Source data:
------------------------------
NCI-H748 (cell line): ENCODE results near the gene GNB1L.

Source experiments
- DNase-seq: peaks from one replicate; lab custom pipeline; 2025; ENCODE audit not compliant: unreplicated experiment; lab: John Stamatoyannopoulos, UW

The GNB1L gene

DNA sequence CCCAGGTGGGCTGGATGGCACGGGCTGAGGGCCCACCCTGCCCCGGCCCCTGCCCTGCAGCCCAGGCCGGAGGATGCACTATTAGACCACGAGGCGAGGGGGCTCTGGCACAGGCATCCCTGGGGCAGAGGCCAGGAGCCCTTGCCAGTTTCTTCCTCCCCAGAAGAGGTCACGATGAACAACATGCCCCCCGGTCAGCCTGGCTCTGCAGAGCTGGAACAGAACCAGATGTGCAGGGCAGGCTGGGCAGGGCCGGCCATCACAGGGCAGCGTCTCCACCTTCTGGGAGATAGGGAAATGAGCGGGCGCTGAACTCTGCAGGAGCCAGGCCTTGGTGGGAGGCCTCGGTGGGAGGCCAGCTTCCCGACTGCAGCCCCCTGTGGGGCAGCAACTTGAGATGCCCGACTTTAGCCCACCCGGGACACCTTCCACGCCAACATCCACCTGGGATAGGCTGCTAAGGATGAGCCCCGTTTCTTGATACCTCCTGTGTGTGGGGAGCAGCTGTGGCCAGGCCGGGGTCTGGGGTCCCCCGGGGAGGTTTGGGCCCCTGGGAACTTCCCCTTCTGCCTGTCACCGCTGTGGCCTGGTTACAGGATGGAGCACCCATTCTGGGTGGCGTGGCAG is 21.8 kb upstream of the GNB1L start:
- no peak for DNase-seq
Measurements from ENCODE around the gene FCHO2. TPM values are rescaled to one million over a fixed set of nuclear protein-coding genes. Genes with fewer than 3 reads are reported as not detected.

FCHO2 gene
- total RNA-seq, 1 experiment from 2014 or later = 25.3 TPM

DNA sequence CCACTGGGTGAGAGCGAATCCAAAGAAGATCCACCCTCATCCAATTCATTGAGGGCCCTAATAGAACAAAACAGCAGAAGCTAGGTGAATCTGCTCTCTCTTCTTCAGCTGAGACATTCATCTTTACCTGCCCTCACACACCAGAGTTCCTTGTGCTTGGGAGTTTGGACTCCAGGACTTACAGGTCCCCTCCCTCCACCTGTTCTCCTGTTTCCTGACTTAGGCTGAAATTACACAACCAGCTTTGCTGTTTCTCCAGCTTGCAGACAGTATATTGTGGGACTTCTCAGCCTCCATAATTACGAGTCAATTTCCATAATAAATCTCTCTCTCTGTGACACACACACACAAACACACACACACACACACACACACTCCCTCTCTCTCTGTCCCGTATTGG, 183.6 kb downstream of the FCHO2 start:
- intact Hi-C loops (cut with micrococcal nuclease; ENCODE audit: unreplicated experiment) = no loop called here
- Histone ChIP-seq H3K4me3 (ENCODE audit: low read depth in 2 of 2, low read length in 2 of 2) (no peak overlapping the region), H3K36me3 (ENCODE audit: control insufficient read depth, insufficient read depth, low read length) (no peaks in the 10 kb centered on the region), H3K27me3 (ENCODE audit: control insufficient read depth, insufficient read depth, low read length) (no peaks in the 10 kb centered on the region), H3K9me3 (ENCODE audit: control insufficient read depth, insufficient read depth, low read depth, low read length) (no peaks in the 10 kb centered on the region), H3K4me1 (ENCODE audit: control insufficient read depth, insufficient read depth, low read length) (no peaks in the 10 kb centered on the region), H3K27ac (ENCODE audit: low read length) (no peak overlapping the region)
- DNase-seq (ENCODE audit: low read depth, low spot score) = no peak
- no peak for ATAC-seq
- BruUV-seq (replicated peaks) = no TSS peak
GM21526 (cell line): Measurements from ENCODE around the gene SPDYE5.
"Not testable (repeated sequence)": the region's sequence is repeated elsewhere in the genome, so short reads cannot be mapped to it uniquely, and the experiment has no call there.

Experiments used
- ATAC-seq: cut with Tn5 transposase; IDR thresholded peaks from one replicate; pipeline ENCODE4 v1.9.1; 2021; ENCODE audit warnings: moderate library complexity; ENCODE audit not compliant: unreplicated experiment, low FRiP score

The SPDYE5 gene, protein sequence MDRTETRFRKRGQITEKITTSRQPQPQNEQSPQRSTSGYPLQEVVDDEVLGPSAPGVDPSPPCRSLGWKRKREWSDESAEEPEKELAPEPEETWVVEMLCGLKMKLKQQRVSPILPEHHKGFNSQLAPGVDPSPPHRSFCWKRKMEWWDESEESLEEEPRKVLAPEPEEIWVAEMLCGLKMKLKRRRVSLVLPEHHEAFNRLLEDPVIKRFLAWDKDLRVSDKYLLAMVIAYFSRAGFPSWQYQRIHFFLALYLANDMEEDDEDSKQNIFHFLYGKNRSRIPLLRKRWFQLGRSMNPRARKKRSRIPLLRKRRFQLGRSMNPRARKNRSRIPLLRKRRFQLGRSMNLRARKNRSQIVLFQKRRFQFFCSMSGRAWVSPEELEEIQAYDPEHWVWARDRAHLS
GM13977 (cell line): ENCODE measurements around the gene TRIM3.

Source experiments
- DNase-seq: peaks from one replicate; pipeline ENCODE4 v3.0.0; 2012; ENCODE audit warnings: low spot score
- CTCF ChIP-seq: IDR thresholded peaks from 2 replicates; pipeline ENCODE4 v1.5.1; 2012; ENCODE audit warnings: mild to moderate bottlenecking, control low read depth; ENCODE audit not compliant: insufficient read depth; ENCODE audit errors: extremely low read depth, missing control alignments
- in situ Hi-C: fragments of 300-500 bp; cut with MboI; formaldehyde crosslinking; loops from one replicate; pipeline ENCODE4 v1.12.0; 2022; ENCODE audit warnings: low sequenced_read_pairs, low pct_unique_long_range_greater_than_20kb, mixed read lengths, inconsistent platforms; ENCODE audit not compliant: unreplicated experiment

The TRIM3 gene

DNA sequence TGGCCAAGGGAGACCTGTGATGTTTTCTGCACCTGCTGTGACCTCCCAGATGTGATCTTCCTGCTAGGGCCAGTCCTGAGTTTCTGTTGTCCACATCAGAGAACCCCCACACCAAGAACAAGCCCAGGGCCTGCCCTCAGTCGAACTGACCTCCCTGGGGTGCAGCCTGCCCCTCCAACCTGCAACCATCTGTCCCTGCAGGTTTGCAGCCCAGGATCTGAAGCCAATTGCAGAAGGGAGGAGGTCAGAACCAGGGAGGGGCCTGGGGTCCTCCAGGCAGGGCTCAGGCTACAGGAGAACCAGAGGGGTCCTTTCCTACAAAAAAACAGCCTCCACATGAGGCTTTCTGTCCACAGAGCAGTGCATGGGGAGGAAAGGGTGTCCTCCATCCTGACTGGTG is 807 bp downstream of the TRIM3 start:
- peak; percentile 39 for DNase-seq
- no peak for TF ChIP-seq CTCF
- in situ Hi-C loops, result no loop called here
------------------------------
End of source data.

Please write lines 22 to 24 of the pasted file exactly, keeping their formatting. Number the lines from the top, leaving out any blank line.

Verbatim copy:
Source experiments
- DNase-seq: peaks from one replicate; pipeline ENCODE4 v3.0.0; 2012; ENCODE audit warnings: low spot score
- CTCF ChIP-seq: IDR thresholded peaks from 2 replicates; pipeline ENCODE4 v1.5.1; 2012; ENCODE audit warnings: mild to moderate bottlenecking, control low read depth; ENCODE audit not compliant: insufficient read depth; ENCODE audit errors: extremely low read depth, missing control alignments